The New York Times reported in 2013 that notorious white supremacist Craig Cobb was buying land in Leith, N.D., and using the Web to call like-minded extremists to join him in the tiny rural town, with the goal of transforming it into a white nationalist enclave. Leith’s 24 longtime residents were growing alarmed and outraged.
The Times article caught the attention of filmmakers Michael Beach Nichols ’02 and Christopher K. Walker. “It just seemed like a real-life Western playing out, where you have this stranger coming into town, and he has nefarious motives, and he’s wanting to take over the government,” says Nichols, who did his American studies thesis at Amherst on violence in small Southern towns and went on to earn an M.A. in documentary filmmaking from the University of Florida.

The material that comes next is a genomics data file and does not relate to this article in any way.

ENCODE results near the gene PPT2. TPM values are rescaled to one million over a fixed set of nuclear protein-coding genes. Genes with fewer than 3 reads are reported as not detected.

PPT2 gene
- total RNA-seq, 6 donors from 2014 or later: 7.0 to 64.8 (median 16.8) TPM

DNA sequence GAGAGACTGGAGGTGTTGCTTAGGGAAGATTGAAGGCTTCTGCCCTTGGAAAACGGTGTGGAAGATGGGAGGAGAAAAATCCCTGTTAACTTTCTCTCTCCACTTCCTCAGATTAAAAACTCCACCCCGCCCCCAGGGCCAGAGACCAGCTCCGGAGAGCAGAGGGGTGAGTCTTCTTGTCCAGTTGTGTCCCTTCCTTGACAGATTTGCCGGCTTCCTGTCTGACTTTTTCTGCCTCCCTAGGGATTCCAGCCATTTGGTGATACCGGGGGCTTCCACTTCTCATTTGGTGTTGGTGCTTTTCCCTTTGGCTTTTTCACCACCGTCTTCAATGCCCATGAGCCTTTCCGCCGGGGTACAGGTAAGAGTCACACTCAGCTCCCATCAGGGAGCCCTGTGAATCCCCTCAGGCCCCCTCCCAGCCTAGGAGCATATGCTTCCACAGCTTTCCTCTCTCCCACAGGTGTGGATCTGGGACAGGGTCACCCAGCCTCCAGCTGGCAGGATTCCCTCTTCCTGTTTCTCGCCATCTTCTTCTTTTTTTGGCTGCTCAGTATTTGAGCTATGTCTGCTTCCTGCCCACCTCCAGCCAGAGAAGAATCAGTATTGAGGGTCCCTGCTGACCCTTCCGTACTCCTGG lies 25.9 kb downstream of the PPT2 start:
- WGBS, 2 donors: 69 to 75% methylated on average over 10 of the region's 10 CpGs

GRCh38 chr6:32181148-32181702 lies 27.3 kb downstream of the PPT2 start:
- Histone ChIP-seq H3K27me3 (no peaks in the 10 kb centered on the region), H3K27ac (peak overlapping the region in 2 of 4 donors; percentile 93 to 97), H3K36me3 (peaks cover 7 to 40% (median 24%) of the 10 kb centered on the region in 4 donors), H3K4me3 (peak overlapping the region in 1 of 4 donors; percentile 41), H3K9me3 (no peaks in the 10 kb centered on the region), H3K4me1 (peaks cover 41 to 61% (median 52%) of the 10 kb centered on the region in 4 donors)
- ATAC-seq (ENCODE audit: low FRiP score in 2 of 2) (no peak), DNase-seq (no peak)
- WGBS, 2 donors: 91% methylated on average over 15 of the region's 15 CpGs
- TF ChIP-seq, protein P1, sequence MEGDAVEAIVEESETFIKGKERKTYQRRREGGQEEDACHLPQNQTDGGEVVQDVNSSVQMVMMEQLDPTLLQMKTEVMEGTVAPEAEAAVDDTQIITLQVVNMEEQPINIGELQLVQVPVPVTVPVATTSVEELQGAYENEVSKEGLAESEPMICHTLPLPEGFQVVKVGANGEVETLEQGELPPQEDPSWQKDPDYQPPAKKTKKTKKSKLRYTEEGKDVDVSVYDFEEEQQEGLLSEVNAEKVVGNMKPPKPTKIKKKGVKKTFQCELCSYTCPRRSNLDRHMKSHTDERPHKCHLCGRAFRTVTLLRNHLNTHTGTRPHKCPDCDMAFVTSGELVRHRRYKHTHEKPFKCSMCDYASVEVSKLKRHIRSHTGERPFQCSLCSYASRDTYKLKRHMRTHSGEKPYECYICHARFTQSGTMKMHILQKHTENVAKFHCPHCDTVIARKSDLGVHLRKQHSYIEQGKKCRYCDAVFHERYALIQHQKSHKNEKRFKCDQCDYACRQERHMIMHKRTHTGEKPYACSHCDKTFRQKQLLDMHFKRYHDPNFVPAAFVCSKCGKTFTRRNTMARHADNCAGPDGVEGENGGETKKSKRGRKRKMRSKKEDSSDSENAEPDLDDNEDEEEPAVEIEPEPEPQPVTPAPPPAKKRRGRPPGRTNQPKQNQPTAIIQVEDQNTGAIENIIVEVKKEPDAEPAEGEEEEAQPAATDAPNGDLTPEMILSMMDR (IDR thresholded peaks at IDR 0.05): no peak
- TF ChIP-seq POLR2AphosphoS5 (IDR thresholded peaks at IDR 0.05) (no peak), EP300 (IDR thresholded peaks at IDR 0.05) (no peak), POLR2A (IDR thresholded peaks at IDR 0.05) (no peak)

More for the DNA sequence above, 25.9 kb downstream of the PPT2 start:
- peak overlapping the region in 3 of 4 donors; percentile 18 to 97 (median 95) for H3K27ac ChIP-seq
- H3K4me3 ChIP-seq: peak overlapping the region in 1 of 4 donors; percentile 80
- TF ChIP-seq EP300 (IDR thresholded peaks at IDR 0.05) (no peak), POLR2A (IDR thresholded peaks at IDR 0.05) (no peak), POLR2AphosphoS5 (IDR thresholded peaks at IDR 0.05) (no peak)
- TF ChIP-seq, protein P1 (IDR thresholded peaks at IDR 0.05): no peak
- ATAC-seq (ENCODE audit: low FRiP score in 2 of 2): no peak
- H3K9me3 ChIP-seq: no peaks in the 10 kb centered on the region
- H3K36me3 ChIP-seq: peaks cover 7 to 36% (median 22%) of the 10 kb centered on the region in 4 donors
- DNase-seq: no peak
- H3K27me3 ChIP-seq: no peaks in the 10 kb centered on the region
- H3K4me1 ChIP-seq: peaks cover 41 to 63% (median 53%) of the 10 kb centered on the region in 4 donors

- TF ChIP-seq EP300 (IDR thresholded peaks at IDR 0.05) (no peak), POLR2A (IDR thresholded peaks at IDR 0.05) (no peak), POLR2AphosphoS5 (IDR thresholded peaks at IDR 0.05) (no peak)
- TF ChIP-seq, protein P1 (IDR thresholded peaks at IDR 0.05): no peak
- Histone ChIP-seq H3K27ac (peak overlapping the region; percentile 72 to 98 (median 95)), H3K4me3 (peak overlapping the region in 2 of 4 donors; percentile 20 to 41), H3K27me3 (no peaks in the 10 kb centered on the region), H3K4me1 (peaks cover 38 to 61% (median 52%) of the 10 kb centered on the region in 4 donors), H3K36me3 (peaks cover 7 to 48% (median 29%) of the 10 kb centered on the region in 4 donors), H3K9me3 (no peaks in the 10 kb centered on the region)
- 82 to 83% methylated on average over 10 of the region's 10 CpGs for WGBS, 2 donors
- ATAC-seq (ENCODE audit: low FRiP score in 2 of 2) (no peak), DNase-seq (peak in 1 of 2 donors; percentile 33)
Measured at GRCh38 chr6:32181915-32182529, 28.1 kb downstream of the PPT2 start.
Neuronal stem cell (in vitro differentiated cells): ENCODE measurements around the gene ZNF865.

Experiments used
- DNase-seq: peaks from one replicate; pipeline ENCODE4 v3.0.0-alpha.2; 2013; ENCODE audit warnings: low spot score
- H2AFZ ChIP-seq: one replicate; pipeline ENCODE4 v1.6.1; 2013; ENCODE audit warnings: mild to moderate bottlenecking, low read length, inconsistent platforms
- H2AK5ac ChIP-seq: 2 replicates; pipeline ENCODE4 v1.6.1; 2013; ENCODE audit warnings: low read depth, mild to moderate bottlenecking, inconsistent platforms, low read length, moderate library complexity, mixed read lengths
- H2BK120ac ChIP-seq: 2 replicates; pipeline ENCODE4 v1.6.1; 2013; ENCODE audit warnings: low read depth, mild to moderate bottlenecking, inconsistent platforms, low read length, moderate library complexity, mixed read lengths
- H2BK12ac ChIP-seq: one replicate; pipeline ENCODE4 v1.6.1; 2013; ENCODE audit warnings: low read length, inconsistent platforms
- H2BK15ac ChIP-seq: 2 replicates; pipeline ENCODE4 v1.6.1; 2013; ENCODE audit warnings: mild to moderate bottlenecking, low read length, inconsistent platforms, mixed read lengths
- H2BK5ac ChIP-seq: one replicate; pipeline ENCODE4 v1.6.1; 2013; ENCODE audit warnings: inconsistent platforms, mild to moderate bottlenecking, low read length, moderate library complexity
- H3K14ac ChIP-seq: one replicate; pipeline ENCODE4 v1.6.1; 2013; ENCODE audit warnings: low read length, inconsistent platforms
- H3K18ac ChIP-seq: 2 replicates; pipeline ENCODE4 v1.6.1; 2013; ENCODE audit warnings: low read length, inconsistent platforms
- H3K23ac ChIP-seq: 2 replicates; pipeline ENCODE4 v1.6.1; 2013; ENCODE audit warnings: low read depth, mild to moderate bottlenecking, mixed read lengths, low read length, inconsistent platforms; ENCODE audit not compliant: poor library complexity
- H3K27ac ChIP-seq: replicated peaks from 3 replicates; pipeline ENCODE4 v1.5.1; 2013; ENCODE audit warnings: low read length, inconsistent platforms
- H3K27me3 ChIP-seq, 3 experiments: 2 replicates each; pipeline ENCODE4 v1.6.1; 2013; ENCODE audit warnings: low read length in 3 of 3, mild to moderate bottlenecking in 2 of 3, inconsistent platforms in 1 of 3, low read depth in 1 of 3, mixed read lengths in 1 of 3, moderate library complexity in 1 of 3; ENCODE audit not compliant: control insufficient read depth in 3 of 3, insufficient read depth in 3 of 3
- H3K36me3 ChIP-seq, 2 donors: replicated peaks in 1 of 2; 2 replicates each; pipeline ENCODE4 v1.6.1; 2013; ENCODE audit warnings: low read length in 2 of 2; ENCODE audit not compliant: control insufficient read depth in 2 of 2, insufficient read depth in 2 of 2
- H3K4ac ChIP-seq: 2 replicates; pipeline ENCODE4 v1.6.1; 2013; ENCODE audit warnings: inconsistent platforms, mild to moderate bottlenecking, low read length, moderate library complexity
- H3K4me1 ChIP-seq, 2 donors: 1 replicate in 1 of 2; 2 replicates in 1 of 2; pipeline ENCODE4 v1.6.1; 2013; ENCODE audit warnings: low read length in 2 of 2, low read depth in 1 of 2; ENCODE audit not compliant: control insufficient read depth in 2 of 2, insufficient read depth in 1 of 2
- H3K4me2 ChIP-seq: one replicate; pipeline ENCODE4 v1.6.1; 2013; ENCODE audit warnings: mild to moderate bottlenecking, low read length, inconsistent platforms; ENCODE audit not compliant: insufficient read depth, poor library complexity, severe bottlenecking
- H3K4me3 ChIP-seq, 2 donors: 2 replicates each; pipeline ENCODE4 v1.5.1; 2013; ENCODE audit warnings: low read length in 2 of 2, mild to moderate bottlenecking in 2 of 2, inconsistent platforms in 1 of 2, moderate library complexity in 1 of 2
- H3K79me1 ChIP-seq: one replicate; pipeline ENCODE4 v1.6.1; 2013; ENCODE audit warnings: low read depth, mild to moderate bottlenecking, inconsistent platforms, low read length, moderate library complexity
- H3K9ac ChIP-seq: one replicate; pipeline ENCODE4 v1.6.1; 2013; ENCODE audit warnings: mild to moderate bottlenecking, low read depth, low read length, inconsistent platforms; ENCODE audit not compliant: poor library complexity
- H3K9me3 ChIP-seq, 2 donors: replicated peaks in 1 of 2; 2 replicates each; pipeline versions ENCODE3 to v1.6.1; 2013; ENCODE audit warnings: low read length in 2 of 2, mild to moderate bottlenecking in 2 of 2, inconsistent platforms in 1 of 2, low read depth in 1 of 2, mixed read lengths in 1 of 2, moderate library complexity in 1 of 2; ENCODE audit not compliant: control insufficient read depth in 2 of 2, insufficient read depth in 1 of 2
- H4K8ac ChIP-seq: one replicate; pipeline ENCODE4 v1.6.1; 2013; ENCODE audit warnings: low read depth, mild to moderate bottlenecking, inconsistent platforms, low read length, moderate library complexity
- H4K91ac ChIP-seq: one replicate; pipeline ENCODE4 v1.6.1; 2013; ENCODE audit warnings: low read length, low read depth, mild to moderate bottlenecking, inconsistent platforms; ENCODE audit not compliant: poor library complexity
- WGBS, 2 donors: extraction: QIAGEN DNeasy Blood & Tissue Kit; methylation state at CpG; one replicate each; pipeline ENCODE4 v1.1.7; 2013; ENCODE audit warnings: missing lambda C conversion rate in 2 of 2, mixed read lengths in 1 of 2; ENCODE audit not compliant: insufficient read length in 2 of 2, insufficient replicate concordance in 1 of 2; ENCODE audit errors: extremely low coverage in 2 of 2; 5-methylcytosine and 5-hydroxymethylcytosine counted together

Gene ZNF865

When Nichols and Walker learned that Cobb’s plan was gaining traction—that Neo-Nazi Kynan Dutton had moved to Leith with his family, and that other white supremacists had bought land from Cobb in town—they decided to travel to North Dakota with their cameras.